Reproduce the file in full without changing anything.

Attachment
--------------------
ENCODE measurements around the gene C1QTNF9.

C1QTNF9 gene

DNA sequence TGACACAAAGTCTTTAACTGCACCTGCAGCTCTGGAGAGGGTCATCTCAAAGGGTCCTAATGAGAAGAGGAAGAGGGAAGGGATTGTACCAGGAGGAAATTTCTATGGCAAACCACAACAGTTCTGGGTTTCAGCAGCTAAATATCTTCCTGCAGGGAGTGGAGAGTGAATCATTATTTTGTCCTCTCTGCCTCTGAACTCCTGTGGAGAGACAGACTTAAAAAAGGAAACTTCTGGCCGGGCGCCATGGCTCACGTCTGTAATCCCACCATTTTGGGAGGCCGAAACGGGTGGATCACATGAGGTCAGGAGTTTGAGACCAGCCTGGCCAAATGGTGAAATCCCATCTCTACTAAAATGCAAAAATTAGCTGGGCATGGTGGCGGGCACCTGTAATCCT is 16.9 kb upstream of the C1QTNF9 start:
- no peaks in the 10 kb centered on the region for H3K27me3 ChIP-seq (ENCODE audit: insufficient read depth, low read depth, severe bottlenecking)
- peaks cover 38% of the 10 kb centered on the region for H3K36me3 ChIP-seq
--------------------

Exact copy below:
ENCODE measurements around the gene C1QTNF9.

C1QTNF9 gene

DNA sequence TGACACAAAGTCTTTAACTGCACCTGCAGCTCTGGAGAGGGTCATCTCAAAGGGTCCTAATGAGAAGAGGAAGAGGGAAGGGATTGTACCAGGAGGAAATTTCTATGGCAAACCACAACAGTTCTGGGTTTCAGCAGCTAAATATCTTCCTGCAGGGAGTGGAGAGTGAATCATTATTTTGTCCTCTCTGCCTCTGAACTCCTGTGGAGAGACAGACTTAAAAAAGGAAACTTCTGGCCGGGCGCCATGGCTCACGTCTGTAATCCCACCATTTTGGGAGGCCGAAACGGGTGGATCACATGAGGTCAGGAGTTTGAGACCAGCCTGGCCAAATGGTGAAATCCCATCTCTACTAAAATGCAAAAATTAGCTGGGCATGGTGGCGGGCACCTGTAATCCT is 16.9 kb upstream of the C1QTNF9 start:
- no peaks in the 10 kb centered on the region for H3K27me3 ChIP-seq (ENCODE audit: insufficient read depth, low read depth, severe bottlenecking)
- peaks cover 38% of the 10 kb centered on the region for H3K36me3 ChIP-seq